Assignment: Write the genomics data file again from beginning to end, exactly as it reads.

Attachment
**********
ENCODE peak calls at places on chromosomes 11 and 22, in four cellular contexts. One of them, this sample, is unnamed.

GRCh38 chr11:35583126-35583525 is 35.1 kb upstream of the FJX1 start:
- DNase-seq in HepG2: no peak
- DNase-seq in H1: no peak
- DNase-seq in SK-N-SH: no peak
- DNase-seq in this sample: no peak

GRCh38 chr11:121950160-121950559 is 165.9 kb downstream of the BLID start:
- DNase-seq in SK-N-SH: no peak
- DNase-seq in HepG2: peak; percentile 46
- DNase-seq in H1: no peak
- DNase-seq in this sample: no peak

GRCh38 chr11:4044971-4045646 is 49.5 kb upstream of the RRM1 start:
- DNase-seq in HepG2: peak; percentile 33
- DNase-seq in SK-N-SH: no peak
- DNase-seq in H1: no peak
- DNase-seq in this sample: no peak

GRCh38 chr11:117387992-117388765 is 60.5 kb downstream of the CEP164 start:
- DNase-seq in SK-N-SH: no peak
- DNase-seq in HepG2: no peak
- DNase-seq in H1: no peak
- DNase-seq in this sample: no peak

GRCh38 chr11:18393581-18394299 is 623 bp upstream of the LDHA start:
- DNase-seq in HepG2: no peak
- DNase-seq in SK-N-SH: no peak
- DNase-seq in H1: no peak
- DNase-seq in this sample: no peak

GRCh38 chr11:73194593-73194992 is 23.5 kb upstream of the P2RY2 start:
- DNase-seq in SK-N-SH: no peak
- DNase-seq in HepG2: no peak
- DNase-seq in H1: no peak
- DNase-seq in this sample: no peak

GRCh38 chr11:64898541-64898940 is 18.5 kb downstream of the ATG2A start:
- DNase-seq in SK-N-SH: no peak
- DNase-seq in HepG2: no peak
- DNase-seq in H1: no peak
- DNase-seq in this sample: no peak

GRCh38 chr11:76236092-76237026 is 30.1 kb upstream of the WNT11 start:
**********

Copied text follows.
ENCODE peak calls at places on chromosomes 11 and 22, in four cellular contexts. One of them, this sample, is unnamed.

GRCh38 chr11:35583126-35583525 is 35.1 kb upstream of the FJX1 start:
- DNase-seq in HepG2: no peak
- DNase-seq in H1: no peak
- DNase-seq in SK-N-SH: no peak
- DNase-seq in this sample: no peak

GRCh38 chr11:121950160-121950559 is 165.9 kb downstream of the BLID start:
- DNase-seq in SK-N-SH: no peak
- DNase-seq in HepG2: peak; percentile 46
- DNase-seq in H1: no peak
- DNase-seq in this sample: no peak

GRCh38 chr11:4044971-4045646 is 49.5 kb upstream of the RRM1 start:
- DNase-seq in HepG2: peak; percentile 33
- DNase-seq in SK-N-SH: no peak
- DNase-seq in H1: no peak
- DNase-seq in this sample: no peak

GRCh38 chr11:117387992-117388765 is 60.5 kb downstream of the CEP164 start:
- DNase-seq in SK-N-SH: no peak
- DNase-seq in HepG2: no peak
- DNase-seq in H1: no peak
- DNase-seq in this sample: no peak

GRCh38 chr11:18393581-18394299 is 623 bp upstream of the LDHA start:
- DNase-seq in HepG2: no peak
- DNase-seq in SK-N-SH: no peak
- DNase-seq in H1: no peak
- DNase-seq in this sample: no peak

GRCh38 chr11:73194593-73194992 is 23.5 kb upstream of the P2RY2 start:
- DNase-seq in SK-N-SH: no peak
- DNase-seq in HepG2: no peak
- DNase-seq in H1: no peak
- DNase-seq in this sample: no peak

GRCh38 chr11:64898541-64898940 is 18.5 kb downstream of the ATG2A start:
- DNase-seq in SK-N-SH: no peak
- DNase-seq in HepG2: no peak
- DNase-seq in H1: no peak
- DNase-seq in this sample: no peak

GRCh38 chr11:76236092-76237026 is 30.1 kb upstream of the WNT11 start: